Every year, thousands of adults and children need bone marrow
transplants, a procedure that may be their only chance for
survival. Although some patients with aplastic anemia, leukemia or
other cancers have a genetically matched family member who can
donate, about 70 percent do not. These patients' lives depend on
finding an unrelated individual with a compatible tissue type,
often within their own ethnic group, who is willing to donate
marrow. For more information, please visit the National Marrow
Donor Program Web site at www.marrow.org.
Click here to read a touching letter from a bone marrow
Donors joining the NMDP Registry must be between 18-44 years
old, in good health and meet the NMDP donor eligibility guidelines.
Donors who are not eligible to join the national registry can help
patients in other ways such as making a financial contribution to
tissue type other donors.
If you match the tissue type of a patient seeking a donor,
additional testing will confirm the results and you will meet with
marrow donor counselors who will help you make an informed decision
about donating marrow.
The marrow collection process usually does not require an
overnight stay in the hospital. The procedure itself is painless
because it is performed under anesthesia. But for an average of two
weeks following the procedure, most donors experience sore hips and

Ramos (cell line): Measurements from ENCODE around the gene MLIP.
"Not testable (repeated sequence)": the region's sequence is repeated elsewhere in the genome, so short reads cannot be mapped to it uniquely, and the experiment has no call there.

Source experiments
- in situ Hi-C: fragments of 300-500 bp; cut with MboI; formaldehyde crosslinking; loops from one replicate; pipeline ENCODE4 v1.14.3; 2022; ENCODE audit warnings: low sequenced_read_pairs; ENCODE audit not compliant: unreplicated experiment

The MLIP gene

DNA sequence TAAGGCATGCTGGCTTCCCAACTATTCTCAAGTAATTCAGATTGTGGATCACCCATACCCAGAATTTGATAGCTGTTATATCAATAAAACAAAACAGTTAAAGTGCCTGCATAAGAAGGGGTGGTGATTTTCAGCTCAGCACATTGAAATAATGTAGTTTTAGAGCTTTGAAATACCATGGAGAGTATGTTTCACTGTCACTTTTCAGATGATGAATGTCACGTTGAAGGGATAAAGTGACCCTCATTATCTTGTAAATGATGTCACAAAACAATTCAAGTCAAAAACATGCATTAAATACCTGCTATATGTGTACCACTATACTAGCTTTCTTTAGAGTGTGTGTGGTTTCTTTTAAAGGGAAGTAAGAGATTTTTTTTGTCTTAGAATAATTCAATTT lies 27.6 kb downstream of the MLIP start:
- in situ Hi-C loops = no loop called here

some must restrict their activities. Most donors also report that
donating marrow is a very positive experience. Many marrow donors
are willing to donate again in the future.
Terrell- A young man lost
his battle with leukemia after being unable to find a bone marrow
match. His inspiring story encourages others to join the
Elyse- Elyse is studying
medicine at the University of Florida after receiving a life-saving
bone marrow transplant as a teen.
Caitlyn- A Volusia County
teen starts college thanks to receiving a bone marrow transplant
from a donor on the registry.
Mark- A Walgreens Manager
donates bone marrow years after joining the registry.
Sam- When 20-year-old UCF student Sam joined
the National Bone Marrow Registry at a blood drive in high school
he really didn’t think that much about it and figured he might be
able to help someone in need. He says he was surprised when a
representative called him about a year later saying he was a match
for a patient in need of a bone marrow transplant.